Hyderabad will soon lose one of its unique structures if the Andhra Pradesh State Road Transport Corporation (APSRTC) authorities do not act quickly.
With gaping holes being enlarged by rust, the Central Bus Station ‘Mississippi’ hangar at Gowliguda is well on its way to being extinct.
The APSRTC authorities had in January 2005 shifted the workshop which had been set up in 1994. The bus service to districts was shifted to the Mahatma Gandhi Bus Station, Imlibun that year.
The authorities had, while throwing open the shelter for city buses, made numerous promises, including construction toilets and the opening of a canteen there.
That was in 2005. Five and a half years down the line, the gap between promises and performance is too glaring to miss.
Even during the day, the centre of the bus shelter is in darkness due to the absence of artificial lighting. Sunlight does manage to make its way down the shelter through the gaping holes in the shelter’s roof, but so does rain water.
Stagnant water is visible at most of the bus alighting points inside the shelter since there is no outlet. The state of affairs can be gauged by the fact that mosquito larva can be seen in the pools of water if the sunlight does fall on these through the gaping holes.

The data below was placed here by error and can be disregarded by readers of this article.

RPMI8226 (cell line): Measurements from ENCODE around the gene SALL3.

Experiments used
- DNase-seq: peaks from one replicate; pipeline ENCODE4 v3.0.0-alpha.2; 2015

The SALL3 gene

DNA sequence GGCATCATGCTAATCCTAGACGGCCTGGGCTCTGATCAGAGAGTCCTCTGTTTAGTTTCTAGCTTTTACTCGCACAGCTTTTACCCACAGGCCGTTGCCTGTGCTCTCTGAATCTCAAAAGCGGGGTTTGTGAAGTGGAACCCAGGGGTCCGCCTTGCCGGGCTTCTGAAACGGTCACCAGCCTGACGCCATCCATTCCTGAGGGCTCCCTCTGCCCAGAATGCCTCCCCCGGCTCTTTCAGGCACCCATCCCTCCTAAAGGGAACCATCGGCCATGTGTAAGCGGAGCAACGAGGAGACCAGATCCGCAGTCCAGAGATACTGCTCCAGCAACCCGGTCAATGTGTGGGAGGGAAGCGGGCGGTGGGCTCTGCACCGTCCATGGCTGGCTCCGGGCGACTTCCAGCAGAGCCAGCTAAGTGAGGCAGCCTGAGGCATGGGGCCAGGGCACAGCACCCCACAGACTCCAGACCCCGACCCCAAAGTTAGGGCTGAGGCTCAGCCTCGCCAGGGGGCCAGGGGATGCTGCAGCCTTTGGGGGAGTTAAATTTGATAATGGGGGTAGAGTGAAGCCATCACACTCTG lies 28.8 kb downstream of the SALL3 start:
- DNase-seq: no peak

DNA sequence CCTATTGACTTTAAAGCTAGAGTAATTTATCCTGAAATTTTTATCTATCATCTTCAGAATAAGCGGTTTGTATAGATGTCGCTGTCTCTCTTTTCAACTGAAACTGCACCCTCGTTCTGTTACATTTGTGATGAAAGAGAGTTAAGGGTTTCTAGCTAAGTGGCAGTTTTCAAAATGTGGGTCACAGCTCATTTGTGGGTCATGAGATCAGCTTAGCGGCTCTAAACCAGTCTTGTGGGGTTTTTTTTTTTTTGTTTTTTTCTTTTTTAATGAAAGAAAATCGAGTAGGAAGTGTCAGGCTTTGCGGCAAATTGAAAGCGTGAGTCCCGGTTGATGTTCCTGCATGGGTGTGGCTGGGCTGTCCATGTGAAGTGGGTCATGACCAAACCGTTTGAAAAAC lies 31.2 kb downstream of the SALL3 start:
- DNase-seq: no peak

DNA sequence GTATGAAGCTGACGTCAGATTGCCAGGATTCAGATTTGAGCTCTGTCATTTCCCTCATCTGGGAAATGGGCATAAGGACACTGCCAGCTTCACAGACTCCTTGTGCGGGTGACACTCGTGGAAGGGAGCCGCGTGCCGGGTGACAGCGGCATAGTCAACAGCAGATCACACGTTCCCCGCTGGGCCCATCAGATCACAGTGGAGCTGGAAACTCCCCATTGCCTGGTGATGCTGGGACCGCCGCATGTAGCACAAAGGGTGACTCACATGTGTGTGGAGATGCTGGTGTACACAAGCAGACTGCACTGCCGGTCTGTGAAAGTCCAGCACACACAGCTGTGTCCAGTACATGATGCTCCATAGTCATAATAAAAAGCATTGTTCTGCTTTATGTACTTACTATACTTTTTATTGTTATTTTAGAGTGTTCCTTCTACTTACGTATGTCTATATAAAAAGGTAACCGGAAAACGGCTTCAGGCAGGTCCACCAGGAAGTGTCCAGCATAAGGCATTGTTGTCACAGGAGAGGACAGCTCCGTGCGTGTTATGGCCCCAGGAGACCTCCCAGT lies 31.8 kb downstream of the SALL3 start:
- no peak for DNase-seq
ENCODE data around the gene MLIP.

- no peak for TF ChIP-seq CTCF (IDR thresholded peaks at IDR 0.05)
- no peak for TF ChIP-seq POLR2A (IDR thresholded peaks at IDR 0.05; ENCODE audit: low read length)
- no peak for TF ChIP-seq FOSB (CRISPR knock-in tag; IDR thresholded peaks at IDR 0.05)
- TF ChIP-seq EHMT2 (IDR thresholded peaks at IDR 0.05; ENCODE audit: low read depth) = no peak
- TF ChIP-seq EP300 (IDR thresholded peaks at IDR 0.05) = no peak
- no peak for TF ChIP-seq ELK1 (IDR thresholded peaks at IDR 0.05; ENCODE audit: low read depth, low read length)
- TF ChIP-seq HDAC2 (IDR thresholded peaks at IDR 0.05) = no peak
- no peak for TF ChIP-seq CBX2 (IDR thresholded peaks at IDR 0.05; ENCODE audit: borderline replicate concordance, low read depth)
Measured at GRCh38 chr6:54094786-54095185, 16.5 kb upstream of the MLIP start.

The total lack of any attention to the historic bus shelter is evident by the fact that stray dogs are visible during the day while the nights are used as a make-shift bar.
The bus shelter was constructed in 1953 by the Nizam State Road Transport Corporation as a city bus station.
According to Station Master Mohammed Ghouse, 361 buses from various depots pass through the shelter each day, a cumulative total of over a thousand trips.
Four Home Guards are assigned to provide security to the mammoth shelter, which by itself is an architectural marvel.
The lack of adequate security has given rise to complaints that pickpockets, chain-snatchers, vagabonds, drunks and other anti-social elements lurking in the shelter.
Bus passengers who had utilised the shelter when it served as an alighting point of district buses recall that there were no security problems in those days. Passengers are afraid to use the shelter, particularly at night due to the fear of becoming the victims of petty criminals there.